Everyone goes through challenging situations in life, and while you may have successfully navigated through other difficulties you've faced, there's nothing wrong with seeking out extra support when you need it. In fact, therapy is for people who have enough self-awareness to realize they want their life to move in a more positive and preferred direction, and that is something to be admired. You are taking responsibility by accepting where you're at in life and making a commitment to change the situation by seeking therapy. Therapy provides long-lasting benefits and support, giving you the tools you need to avoid triggers, re-direct damaging patterns, and overcome whatever challenges you face. 

Why do people go to Therapy and how do I know if it is Right for Me?

People have many different motivations for coming to psychotherapy.   Some may be going through a major life transition (unemployment, divorce, new job, etc.), or are not handling stressful circumstances well.  Some people need assistance managing a range of other issues such as low self-esteem, depression, anxiety, addictions, relationship problems, spiritual conflicts and creative blocks.  Therapy can help provide some much needed encouragement and help with skills to get them through these periods.  Others may be at a point where they are ready to learn more about themselves or want to be more effective with their goals in life.   In short, people seeking psychotherapy are ready to meet the challenges in their lives and ready to make changes in their lives. 

What is Therapy like?

Because each person has different issues and goals for therapy, therapy will be different depending on the individual.  In general, we discuss what's most important and relevant to you.  Depending on your specific needs, therapy can be short-term, for a specific issue, or longer-term, to deal with more difficult patterns or your desire for more personal development. Either way, the pace and frequency of therapy is determined by you and what you feel is most helpful.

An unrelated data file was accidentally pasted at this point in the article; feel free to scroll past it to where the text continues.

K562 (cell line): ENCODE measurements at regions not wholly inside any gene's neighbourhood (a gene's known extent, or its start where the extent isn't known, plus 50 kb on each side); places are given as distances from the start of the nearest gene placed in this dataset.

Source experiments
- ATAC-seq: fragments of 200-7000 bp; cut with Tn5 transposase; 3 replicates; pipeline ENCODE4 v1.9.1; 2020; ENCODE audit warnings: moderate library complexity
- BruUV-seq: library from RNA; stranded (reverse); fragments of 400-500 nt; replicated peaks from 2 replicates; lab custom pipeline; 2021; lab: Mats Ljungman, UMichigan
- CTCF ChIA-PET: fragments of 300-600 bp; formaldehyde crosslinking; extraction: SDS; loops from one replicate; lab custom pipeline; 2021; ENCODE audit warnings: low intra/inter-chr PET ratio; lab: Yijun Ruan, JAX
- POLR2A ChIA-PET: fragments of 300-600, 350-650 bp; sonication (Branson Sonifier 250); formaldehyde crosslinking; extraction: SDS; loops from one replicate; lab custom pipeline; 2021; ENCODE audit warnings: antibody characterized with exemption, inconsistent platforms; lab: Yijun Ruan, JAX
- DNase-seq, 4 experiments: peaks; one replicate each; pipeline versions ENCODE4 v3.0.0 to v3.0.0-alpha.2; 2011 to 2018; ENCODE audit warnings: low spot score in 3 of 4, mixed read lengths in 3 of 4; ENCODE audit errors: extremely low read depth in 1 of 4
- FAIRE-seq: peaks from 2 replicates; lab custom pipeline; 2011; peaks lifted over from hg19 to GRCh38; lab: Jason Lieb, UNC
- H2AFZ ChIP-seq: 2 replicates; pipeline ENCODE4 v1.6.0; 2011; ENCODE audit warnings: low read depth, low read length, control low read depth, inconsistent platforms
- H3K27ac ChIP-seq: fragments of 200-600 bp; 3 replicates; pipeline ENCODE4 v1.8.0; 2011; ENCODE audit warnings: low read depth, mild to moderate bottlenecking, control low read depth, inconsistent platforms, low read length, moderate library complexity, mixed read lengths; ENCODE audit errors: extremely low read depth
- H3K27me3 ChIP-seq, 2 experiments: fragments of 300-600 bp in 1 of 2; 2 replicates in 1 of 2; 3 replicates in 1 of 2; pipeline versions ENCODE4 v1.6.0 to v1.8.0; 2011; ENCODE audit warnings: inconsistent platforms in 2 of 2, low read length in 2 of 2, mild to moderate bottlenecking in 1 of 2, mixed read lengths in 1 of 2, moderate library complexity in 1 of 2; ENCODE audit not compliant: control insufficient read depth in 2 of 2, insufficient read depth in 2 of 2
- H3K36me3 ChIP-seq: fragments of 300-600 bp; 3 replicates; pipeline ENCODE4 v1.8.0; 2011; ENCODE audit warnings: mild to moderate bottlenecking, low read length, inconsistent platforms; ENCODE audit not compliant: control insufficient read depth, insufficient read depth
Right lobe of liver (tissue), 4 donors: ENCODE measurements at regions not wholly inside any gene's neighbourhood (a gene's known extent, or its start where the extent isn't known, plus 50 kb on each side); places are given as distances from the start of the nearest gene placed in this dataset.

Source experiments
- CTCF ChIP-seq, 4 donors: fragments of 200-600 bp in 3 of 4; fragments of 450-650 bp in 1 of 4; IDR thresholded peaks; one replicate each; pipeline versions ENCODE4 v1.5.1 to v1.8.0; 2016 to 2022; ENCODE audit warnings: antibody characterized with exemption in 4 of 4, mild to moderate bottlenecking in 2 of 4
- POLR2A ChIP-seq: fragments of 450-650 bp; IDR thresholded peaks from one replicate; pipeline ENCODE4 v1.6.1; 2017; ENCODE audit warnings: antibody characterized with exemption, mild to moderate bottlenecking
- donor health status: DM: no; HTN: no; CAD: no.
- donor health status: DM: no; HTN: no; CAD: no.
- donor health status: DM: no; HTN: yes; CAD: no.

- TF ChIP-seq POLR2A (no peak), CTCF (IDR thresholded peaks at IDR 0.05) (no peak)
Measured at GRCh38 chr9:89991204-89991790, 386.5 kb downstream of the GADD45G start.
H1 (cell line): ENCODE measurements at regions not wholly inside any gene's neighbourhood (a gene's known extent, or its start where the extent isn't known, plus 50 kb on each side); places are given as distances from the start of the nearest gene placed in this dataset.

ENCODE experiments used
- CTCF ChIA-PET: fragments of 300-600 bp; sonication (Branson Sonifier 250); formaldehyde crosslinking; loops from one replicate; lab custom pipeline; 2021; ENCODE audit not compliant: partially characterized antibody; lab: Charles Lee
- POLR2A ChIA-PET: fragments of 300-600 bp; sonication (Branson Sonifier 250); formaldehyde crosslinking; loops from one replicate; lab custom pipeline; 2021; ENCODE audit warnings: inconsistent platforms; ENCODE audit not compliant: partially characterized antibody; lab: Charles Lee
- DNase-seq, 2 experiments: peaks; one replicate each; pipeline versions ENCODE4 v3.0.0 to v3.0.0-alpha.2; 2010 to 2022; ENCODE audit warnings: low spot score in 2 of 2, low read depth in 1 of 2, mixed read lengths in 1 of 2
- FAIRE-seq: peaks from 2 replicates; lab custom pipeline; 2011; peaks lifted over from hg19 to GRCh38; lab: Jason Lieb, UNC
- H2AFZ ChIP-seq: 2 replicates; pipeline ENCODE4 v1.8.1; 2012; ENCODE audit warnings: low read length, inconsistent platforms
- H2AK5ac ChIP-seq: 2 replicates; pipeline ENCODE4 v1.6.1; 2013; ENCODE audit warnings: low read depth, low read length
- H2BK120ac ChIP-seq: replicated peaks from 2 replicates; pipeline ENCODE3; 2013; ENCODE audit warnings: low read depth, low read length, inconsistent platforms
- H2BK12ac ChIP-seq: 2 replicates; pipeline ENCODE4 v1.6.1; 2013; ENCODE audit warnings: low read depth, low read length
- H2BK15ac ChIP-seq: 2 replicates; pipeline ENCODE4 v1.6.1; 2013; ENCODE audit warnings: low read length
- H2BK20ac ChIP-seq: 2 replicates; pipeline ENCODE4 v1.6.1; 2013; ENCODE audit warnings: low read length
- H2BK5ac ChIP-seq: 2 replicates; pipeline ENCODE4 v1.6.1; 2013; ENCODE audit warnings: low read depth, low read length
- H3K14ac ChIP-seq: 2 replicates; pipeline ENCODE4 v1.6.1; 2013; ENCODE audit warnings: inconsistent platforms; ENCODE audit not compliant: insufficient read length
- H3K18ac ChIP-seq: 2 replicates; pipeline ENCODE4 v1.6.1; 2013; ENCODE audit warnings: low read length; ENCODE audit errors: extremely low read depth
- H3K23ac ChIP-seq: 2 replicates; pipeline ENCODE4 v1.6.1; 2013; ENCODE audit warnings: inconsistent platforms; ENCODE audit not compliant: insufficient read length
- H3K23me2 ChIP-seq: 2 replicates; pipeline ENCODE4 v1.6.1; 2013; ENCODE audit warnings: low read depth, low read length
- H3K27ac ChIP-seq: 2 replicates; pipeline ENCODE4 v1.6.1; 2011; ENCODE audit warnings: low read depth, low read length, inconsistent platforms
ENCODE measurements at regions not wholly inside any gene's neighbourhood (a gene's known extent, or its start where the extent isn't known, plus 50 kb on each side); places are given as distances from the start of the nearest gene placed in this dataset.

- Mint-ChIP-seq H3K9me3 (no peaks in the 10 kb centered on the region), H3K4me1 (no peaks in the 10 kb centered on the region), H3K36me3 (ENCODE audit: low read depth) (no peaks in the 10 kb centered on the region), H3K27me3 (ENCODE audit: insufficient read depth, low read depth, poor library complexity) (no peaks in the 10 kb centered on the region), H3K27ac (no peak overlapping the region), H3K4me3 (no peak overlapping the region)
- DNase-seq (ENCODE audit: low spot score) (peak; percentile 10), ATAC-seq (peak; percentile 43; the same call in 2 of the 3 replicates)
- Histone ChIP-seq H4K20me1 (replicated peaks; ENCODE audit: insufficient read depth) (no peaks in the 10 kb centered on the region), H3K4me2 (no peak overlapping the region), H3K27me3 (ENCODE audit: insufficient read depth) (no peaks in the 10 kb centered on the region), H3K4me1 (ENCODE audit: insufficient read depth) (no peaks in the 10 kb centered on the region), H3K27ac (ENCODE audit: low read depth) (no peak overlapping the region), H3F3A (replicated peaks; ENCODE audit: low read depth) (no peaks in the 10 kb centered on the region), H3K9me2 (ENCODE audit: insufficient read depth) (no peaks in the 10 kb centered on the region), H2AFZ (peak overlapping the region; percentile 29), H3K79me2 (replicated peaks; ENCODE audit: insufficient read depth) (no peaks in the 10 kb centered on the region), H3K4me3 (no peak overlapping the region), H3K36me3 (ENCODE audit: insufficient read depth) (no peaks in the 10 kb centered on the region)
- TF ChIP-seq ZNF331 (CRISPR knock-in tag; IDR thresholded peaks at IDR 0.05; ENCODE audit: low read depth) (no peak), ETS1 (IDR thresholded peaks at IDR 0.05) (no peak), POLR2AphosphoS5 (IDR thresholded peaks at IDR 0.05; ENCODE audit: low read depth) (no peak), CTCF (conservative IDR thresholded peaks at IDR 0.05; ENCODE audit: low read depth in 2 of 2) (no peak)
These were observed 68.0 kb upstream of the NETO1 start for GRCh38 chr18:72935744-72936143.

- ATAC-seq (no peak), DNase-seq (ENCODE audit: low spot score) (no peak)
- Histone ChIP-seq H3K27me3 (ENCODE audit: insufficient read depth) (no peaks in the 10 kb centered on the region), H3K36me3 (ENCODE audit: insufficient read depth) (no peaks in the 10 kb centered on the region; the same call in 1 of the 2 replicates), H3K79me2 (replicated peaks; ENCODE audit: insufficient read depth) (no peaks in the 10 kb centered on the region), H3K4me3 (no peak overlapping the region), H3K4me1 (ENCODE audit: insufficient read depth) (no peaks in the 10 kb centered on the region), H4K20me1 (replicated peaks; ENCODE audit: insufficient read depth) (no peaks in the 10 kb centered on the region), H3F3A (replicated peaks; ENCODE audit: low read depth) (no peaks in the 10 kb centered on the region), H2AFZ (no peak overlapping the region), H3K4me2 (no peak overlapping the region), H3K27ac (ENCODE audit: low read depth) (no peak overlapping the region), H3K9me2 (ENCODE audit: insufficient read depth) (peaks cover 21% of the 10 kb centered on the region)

It is important to understand that you will get more results from therapy if you actively participate in the process. The ultimate purpose of therapy is to help you bring what you learn in session back into your life.  Therefore, beyond the work you do in therapy sessions, your therapist may suggest some things you can do outside of therapy to support your process - such as reading a pertinent book, journaling on specific topics, noting particular behaviors or taking action on your goals. People seeking psychotherapy are ready to make positive changes in their lives, are open to new perspectives and take responsibility for their lives.  

Does your Insurance cover the Therapy Sessions, and How Does that Work?
 
To determine if you have mental health coverage through your insurance carrier, the first thing you should do is call them.  Check your coverage carefully and make sure you understand their answers.  Some helpful questions you can ask them:
 
  • What are my mental health benefits?
  • What is the coverage amount (or cap) per therapy session?
  • How many therapy sessions does my plan cover?
  • How much does my insurance pay for an out-of-network provider?
  • Is approval required from my primary care physician?
  • What types of counseling services does my insurance cover?
* You are still able to deduct a therapy session as a medical expense on your income taxes.


 Does what we talk about in Therapy remain Confidential?
 
Confidentiality is one of the most important components between a client and psychotherapist. Successful therapy requires a high degree of trust with highly sensitive subject matter that is usually not discussed anywhere but the therapist's office.   Every therapist should provide a written copy of their confidential disclosure agreement, and you can expect that what you discuss in session will not be shared with anyone. This is called “Informed Consent”. Sometimes, however, you may want your therapist to share information or give an update to someone on your healthcare team (you’re your Physician, Naturopath, Attorney), but by law your therapist cannot release this information without obtaining your written permission.
 
However, provincial law and professional ethics require therapists to maintain confidentiality except for the following situations:
 
* If a child under the age of 16 is being physically, emotionally or sexually abused.
* If a person has serious intent to harm him/herself or another person.
* If subpoenaed from court.